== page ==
In its broadest sense, placemaking is the term used by the architectural and planning professions to describe the process of creating the social spaces of place so that they are desirable for the public to visit and spend time in. It will apply just as much to the built environment as its landscape and will include the design of and the street furniture in parks, streets, squares, plazas, beach and water fronts and shopping and business districts for example.
Conventional urban theory says that the larger a city is, the more disconnected a person will feel in it, the more people that surround you, the greater your sense of isolation – so how come we felt so connected when we were in Tokyo?
The city itself is densely planned – compare the density of Tokyo
Of course the city is a place where the public and private realms collide, and its streets determine the mesh of the urban network and the human one – so what is it about Japanese culture that affects how people can live in Tokyo?
Japan has a tradition of reverence to tradition, but this does not hold to its architecture. More than any other city in the West certainly, Tokyo feels ‘new’; the average lifespan of a Tokyo house is 30 years and in any one year, 30 per cent of the city will be refurbished or demolished and built again. It’s a mix of the new with some old still there, with strips of the city function between them. This multi-centred city demanded a new urban form and function – the rise of the information and communication city – and its lack of frontiers – or the overcoming of them by building on them – has shaped a unique city.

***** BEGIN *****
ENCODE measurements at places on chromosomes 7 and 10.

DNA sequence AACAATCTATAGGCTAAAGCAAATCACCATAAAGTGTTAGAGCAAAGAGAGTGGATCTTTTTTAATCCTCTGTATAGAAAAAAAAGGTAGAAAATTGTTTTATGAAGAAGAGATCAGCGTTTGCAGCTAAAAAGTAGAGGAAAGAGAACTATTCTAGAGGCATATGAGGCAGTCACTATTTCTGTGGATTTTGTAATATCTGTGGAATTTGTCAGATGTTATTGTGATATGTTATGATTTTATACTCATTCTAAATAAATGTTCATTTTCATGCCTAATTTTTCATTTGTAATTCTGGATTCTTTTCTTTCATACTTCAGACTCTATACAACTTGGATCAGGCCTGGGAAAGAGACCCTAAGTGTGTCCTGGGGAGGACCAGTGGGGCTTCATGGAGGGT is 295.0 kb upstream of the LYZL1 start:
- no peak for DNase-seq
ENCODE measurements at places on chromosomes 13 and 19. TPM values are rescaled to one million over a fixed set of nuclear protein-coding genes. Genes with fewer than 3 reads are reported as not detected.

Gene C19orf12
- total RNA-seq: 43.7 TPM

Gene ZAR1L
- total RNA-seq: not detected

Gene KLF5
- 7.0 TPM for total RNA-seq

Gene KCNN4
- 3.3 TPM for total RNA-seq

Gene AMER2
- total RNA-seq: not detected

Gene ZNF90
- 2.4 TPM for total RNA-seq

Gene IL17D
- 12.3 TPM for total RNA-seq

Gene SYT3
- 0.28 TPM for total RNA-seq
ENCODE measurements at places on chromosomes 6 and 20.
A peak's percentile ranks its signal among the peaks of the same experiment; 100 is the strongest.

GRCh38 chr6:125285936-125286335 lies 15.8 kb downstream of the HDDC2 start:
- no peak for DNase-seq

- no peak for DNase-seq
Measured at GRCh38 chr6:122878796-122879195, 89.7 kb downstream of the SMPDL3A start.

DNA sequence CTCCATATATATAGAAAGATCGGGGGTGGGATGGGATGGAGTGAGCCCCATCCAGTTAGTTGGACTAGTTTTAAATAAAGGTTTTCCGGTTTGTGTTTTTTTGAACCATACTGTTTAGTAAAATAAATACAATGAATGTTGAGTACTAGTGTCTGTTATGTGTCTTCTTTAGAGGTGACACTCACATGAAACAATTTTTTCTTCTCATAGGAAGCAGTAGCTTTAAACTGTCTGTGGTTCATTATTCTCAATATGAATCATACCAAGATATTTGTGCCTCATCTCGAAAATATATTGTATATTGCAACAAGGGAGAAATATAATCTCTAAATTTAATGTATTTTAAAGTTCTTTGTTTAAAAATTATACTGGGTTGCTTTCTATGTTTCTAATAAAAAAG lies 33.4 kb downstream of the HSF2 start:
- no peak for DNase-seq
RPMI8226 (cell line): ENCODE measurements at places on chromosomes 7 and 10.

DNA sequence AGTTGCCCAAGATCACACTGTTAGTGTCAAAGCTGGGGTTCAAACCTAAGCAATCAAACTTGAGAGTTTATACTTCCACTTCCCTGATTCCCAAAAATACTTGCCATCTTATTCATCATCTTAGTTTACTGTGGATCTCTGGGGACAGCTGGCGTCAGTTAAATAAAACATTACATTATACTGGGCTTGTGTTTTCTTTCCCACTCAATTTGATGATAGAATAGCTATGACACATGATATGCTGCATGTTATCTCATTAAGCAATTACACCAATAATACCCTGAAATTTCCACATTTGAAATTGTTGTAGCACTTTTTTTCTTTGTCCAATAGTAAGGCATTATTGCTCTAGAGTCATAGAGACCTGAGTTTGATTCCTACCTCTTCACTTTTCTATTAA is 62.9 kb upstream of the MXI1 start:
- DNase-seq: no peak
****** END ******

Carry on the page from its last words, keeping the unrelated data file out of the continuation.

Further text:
So in Tokyo we see a bustling city space but also unexpected social intimacy found in interactions with others, a much friendlier city than London – in shops, on the metro – and seen in its architecture, from the huge 64-storey skyscrapers that have ancient looking single story shops between them.
Tokyo has a placemaking that expresses the values of its culture: built incrementally but deliberately – the two major times it has to rebuild with the 1923 quake and WWII – and with the growth in the economic boom of the 1980’s, Tokyo had the opportunity to ask itself what it wanted its city to say about itself.
Its placemaking has been said to be ‘a quantum of ordinariness and calmness’ and for a city of such mass and density, it certainly feels both those things – lots of the buildings feel the same and despite so many people moving about all the time, it feels calm. This we theorised has a psychosocial effect on the Tokyoites interior narrative – and is also expressive of it.
Starting at the minute level of human interaction, the tea ceremony. The tea ceremony is not just a link to the past but a ritual to focus the mind – is this why the city is quiet, why people move around with such grace?
At the level of the home…talking to our hosts, the seeing of so much of life on the street was explained by the size of the houses – as they are so small and have such diminished sunlight as housing is so dense in parts of the city, people socialise out, to the extent that some houses are being built without kitchens as so little food is consumed in the house. So with bars, restaurants, shops and entertainments all around you, the house becomes now somewhere just to sleep, as exemplified by the Nagakin capsule tower (below, photo credit, Jim Stephenson).
At the street level…street cleaning…one day each week the shop owners of a street will all take to that street to clean it and the constant rounds of refuse collection, small vehicles that can zip around the streets but work 24-7 due to the volume of rubbish.
“use your neighbourhood as your living room” Tsuzuki
Tokyo-ites display ingenuity in dealing with life in small public spaces…[below. photo credit, Jim Stephenson].
At the community level, there are active community movements that have worked to protect and improve shared community spaces by celebrating them as a historic legacy and a shared community resource, defining public streets as civic spaces in their neighbourhood. These we thought to be emblematic of a civic interest in the rights of community participation and responsibility and managing urban change and telling stories of a strong and distinct community.